ant-dev mailing list archives

Site index · List index
Message view « Date » · « Thread »
Top « Date » · « Thread »
From William Uther <will+...@cs.cmu.edu>
Subject Re: Tasks containing other tasks (was: Subtasks within tasks)
Date Fri, 25 Feb 2000 05:23:40 GMT
> I have few problems with that particular solution:

Ok.  Thanks for the comments.  I think you must have misunderstood my
intent though, or else I've misunderstood your reply.  I've re-ordered your
mail in my reply to try to clear that up.

> - What is a sub task anyway ? I can't figure what it will do. SubCopy? 

A subtask is just a task contained within another task.  Any task could be
a sub-task.  It is just like a property, except that you will not know its
name at compile-time, so you cannot have a createXxxx() method.  My patch
allows you to use any task in the system as a property.  It does this NOT
by marking out the tasks that can be sub-tasks (you could do this
currently) but by marking out the tasks/property-objects that can contain
other tasks as sub-tasks.

I should have named the 'SubTaskable' interface 'TaskContainer'.  (Just
made that name change in my code).  The addSubTask() method should probably
be named addTask(), but I thought that would conflict with the attribute
addXxx() methods.  What do you think?

Having a generic TaskContainer capability allows you to create tasks such
as:

<switch name="os.name">
	<case value="Mac OS">
		<javac ..... />
	</case>
	<case value="Win*">
		<javac ..... />
	</case>
	<deafult>
		<Deltree ..... />
	</default>
</switch>

This couldn't be made under the current ANT unless you specifically added a
createJavac() method to the Case class.  Using my code, the Case class
implements TaskContainer.

In detail; when ProjectHelper encounters the first <javac .... /> above, it
looks for a Case.createJavac() method, but none exists.  It then looks to
see if Case implements TaskContainer.  It does, so ProjectHelper creates a
new javac task and calls Case.addSubTask() with the new javac object.

Another example of a task requiring subtasks (Although this is not
currently possible because of the strange semantics of task
creation/execution):

<ForEach variable="i" list="subprojectA:subprojectB" separator=":">
	<Ant dir="${i}" target="clean" />
	<Ant dir="${i}" target="main" />
</ForEach>

> - it is specific to Tasks ( createSubTask, SubTaskable, etc ) - everything
> else in ant is using introspection and patterns.

You can view it as a generalization of the way that Targets currently work.
They do NOT use introspection.  They use a single addTask(Task) method.  No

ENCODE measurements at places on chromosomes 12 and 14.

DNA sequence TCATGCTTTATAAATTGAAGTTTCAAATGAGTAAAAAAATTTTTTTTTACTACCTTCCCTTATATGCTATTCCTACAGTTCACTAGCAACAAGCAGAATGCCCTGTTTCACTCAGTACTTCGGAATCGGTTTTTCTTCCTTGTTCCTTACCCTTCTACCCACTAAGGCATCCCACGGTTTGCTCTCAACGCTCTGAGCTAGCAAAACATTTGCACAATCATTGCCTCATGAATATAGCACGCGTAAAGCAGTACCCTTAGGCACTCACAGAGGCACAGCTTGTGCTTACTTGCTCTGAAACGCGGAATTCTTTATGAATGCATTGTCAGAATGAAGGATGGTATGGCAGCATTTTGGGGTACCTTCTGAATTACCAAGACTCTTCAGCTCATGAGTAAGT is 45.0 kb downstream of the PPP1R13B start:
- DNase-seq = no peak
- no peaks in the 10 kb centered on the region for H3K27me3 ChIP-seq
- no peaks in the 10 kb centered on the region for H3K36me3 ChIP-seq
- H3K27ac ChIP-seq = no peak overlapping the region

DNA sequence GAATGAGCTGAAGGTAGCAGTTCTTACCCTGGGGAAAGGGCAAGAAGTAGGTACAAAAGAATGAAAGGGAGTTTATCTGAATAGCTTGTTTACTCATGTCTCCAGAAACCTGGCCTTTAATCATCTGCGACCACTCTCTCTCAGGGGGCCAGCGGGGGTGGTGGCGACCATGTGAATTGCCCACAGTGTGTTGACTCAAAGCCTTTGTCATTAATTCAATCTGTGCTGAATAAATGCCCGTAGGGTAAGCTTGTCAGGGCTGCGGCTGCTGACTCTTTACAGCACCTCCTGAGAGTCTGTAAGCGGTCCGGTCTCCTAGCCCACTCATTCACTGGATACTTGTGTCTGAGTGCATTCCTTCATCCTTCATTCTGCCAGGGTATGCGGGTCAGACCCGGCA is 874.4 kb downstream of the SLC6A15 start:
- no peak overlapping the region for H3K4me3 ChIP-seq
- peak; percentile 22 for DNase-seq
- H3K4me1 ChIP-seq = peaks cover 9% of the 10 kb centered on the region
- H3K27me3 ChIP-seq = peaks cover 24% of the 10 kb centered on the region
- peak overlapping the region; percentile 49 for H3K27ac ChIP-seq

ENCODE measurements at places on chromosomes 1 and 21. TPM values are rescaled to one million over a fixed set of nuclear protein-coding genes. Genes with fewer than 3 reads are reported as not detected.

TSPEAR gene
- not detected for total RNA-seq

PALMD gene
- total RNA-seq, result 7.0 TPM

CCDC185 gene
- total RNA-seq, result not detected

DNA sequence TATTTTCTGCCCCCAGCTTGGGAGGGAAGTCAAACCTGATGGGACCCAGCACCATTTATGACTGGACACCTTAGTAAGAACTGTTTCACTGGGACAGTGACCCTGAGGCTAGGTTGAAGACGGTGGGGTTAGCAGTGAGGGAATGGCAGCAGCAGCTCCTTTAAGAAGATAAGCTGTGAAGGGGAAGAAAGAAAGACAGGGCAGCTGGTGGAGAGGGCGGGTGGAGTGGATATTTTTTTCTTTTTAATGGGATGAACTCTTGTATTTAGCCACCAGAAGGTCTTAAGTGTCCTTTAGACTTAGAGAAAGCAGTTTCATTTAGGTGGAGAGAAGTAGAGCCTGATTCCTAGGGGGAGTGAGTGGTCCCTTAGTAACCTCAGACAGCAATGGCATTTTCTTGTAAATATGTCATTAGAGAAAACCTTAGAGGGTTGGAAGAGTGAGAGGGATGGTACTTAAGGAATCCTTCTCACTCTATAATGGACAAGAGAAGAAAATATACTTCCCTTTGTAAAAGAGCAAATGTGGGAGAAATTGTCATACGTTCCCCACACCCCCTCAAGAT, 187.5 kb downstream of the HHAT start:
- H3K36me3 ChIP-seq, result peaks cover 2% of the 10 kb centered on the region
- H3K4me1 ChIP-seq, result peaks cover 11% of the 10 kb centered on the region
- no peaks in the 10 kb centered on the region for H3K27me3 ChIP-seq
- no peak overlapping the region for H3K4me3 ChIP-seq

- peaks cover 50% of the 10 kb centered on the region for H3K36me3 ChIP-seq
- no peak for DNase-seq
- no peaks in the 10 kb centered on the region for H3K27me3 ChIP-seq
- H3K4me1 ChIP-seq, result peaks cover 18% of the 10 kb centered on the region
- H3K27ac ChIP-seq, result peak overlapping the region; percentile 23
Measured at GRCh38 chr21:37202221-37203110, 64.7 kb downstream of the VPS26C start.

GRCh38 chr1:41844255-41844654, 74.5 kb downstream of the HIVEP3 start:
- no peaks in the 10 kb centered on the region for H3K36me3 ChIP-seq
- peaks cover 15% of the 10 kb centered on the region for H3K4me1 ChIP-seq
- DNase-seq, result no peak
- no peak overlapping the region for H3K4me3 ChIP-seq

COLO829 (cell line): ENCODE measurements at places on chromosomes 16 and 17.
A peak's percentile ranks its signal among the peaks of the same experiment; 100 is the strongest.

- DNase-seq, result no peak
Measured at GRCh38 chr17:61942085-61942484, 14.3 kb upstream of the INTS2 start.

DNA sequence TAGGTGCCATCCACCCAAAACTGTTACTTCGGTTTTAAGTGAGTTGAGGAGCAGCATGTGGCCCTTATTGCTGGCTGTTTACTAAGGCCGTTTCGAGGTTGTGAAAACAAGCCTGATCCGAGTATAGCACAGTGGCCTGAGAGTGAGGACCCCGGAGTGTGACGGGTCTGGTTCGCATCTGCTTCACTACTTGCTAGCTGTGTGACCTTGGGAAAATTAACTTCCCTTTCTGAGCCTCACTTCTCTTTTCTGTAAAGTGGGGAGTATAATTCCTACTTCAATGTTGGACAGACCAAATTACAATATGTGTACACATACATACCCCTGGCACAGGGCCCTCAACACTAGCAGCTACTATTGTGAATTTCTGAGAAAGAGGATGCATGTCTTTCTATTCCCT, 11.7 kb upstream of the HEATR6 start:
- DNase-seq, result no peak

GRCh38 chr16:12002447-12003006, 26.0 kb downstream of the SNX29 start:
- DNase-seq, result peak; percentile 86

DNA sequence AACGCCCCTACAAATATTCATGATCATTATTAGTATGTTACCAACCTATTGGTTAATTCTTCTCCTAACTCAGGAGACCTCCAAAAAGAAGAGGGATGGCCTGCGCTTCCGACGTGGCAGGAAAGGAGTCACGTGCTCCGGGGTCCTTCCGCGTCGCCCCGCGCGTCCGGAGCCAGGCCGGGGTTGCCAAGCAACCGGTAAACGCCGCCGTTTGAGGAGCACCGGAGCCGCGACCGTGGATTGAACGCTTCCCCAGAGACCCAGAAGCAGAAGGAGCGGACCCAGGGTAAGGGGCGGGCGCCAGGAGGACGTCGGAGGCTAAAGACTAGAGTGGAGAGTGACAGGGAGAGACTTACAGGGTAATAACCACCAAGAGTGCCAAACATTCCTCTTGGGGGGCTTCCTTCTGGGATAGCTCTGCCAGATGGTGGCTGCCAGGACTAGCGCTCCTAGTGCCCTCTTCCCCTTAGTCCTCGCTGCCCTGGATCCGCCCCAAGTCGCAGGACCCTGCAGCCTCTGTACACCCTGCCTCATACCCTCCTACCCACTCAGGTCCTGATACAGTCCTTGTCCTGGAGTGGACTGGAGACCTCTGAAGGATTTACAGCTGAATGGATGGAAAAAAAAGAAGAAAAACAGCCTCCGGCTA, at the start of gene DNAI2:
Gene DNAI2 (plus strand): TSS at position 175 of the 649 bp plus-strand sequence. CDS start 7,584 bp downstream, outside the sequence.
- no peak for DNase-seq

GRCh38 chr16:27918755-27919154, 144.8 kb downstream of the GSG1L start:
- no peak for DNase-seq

introspection neccessary.  Nor do I think introspection should be used
where another simple solution exists.  Introspection moves errors from
compile-time to run-time, something I prefer to avoid.

> - it sound a bit to complex 

Implementation or use?

It is simpler than your suggestion in both respects.

> If you have a particular task that needs this kind of sub-task we should
> try to find a pattern-based solution.
> 
> In particular addXXX works fine in this case and doesn't require any
> interface ( and it's implemented in tomcat ):

I don't understand how you use a generic addXxx methods in this case.  You
really only need one method corresponding to addTask()/addSubTask().

> For "<foo>":
> 
> - first try createFoo() 
> - if no such method is found, try to create a foo object ( based on 
> existing taskdefs )
> - try addFoo( foo ) 
> - if no such method try addBar() where Bar is an interface implemented by
> foo ( or superclass).

Why not just use addTask( foo )?  You're making this more complex than it
needs to be.

Given there is only one method needed, why do you prefer reflection over an
interface?

I originially implemented this using reflection to check for the method.
The interface solution is much cleaner.  It adds compile-time type
checking.  It also makes the code self-documenting.  (You know instantly
which tasks can handle sub-tasks because they implement TaskContainer.  You
don't have to search for methods with a particular pattern.)

> Each "try" is just a getMethod() and check if not null, and it's very
> easy. I think the pattern makes sense and in tomcat seems to work fine
> ( addServerConnector() with AjpConnector, HttpConnector, etc ).

Why didn't you use this for Targets?

As I said, I think I just wasn't clear enough about what the patch did.
Hopefully I was clearer in this email.

\x/ill             :-}


Mime
View raw message